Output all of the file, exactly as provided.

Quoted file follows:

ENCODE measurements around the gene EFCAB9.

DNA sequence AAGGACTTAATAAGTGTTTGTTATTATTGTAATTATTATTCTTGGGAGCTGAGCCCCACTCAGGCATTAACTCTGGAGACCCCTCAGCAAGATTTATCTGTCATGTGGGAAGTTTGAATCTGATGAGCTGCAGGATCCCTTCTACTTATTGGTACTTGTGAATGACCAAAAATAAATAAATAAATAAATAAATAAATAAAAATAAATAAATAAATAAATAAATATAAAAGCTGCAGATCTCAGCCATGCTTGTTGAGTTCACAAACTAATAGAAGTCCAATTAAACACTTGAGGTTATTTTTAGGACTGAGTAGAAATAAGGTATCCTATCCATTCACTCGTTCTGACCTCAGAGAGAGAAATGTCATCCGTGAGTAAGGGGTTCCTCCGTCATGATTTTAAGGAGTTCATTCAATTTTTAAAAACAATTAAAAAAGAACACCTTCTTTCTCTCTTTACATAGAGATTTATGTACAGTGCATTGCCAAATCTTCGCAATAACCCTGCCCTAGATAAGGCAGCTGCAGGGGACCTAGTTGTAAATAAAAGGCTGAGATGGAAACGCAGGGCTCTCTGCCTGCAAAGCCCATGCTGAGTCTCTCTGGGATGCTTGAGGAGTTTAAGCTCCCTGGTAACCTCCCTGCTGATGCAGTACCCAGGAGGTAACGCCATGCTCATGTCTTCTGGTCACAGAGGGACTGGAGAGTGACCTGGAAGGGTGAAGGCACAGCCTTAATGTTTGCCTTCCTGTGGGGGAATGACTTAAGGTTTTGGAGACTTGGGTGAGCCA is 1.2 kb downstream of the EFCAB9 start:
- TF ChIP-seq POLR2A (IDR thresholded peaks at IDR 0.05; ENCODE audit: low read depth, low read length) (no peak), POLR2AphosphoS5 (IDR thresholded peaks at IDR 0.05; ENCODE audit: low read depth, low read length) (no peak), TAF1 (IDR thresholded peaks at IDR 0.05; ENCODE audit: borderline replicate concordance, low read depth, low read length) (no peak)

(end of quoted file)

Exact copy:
ENCODE measurements around the gene EFCAB9.

DNA sequence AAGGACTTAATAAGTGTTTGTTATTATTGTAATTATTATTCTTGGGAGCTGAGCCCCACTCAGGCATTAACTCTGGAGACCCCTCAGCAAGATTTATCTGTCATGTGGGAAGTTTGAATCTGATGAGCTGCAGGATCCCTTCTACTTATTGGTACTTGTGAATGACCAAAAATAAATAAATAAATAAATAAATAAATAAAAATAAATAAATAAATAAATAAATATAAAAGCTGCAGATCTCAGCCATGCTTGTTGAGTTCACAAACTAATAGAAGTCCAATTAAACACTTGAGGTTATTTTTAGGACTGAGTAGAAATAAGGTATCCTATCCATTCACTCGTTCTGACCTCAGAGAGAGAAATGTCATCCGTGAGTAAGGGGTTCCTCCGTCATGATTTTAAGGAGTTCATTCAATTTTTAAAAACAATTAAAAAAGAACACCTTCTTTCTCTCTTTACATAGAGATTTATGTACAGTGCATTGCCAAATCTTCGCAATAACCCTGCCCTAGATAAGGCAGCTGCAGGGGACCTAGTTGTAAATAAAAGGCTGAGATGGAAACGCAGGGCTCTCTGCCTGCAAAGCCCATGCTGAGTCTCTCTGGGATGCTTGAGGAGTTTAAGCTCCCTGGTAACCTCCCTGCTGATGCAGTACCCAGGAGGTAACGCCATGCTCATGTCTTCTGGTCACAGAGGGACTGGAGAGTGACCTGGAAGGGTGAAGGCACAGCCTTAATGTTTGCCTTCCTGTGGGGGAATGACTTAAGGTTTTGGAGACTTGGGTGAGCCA is 1.2 kb downstream of the EFCAB9 start:
- TF ChIP-seq POLR2A (IDR thresholded peaks at IDR 0.05; ENCODE audit: low read depth, low read length) (no peak), POLR2AphosphoS5 (IDR thresholded peaks at IDR 0.05; ENCODE audit: low read depth, low read length) (no peak), TAF1 (IDR thresholded peaks at IDR 0.05; ENCODE audit: borderline replicate concordance, low read depth, low read length) (no peak)